The Dublin fireman at scene of new transatlantic initiative

Founder of ‘The Green Way’, Neil McCabe was chosen as the first Irish YTILI fellow

Dublin fireman Neil McCabe was chosen as the first Irish ‘Young Transatlantic Innovation Leaders Initiative’ fellow.

Dublin fireman Neil McCabe was chosen as the first Irish ‘Young Transatlantic Innovation Leaders Initiative’ fellow.

 

As US Secretary of State John Kerry addressed a packed audience in the glittering surroundings of Brussels’ Concert Noble on Tuesday, sitting in the front row was Irishman Neil McCabe.

The 38-year-old fireman from Kilbarrack in north Dublin has found himself at the centre of a new transatlantic initiative that aims to encourage trade between the US and Europe.

The Young Transatlantic Innovation Leaders Initiative – known as YTILI – was established by US president Barack Obama in 2012, with the aim of bringing young professionals from Europe to the US to share their ideas and skills with US policy-makers and companies.

Mr McCabe was chosen as the first Irish YTILI fellow and spent a month in the US in June this year as part of the programme.

Mr McCabe, who still works full-time for Dublin Fire Brigade, is the founder of ‘The Green Way’, an initiative that aims to cut carbon emissions while at the same time make cost savings. He got the idea nine years ago, at a time when morale was low at work.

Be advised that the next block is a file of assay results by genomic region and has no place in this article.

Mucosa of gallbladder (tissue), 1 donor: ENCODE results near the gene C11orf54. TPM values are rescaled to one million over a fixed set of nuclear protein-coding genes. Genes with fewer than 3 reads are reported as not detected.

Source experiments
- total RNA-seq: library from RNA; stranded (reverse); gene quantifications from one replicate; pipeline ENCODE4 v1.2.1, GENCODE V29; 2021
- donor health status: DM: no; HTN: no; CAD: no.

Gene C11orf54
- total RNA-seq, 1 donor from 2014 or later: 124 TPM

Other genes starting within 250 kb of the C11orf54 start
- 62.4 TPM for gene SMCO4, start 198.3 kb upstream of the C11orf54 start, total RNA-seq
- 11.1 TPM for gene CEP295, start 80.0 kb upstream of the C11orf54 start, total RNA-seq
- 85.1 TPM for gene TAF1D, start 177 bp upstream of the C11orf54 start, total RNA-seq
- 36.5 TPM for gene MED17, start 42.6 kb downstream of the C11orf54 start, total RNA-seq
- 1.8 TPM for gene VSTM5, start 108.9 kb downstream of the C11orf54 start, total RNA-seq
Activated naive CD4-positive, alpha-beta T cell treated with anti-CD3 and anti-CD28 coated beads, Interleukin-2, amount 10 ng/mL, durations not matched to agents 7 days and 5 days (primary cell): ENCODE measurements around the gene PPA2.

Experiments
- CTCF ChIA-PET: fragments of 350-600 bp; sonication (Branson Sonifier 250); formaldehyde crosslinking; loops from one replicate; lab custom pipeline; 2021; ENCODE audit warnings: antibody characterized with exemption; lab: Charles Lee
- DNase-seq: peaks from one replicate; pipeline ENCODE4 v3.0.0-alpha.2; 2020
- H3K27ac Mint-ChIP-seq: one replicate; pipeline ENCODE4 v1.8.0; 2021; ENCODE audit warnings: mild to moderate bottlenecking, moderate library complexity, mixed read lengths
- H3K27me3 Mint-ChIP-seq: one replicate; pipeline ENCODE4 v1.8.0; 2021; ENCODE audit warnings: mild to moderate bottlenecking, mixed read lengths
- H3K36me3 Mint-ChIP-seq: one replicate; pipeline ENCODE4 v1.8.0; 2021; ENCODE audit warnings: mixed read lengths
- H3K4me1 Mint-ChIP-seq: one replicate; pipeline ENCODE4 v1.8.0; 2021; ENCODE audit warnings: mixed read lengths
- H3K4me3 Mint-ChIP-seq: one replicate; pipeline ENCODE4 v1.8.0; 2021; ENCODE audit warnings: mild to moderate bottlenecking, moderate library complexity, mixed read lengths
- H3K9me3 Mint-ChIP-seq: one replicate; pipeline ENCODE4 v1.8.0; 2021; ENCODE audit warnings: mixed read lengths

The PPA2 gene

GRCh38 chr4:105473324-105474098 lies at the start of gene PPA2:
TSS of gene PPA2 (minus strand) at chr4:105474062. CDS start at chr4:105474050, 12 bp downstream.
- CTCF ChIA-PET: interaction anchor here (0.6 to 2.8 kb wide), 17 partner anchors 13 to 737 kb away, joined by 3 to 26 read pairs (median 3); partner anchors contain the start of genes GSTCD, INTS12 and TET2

“It was a tough time for Kilbarrack fire station. We’d just lost half of our staff who had been moved to another station and morale was very low. I’ve always been a do-er, so I had this idea that we could help the environment while saving money for the station.”

McCabe started encouraging his colleagues to start segregating waste to avoid landfill fees. He also secured €14,000 in crowd-funding an invested in the first thermo-dynamic solar collectors in Europe. All together, the initiatives led to savings of €10,000 for the station for the year which was reinvested. The concept was rolled out into 14 stations across the capital, resulting in Dublin Fire Brigade reducing its energy usage by 44 per cent, and leading to cost savings of €11 million.

His ‘Green Way’ idea was soon picked up by Dublin City Council and the European Union, where McCabe’s expertise was used in the drafting of EU legislation on air and water quality. McCabe travelled over and back to meetings in Brussels while still working as a fireman in Kilbarrack.

For Mc Cabe , one of his main aims in encouraging other companies and communities to see the practical benefits of saving energy. “A lot of communities and businesses in Ireland and abroad feel that the government has told them to reduce their carbon footprint by 20 per cent but hasn’t told them how,” he says.

He is due to launch a free two-hour online training course later this month which will allows users to implement the Green Way initiative in their own communities and work places.

Tuesday’s event in Brussels, at which US Secretary of State referenced the work of the YTILI fellows, is not the first time McCabe has met John Kerry, having previously met the US Secretary of State in June in Silicon Valley. The Dublin man was also an invited guest of President Obama at a symposium in June in California.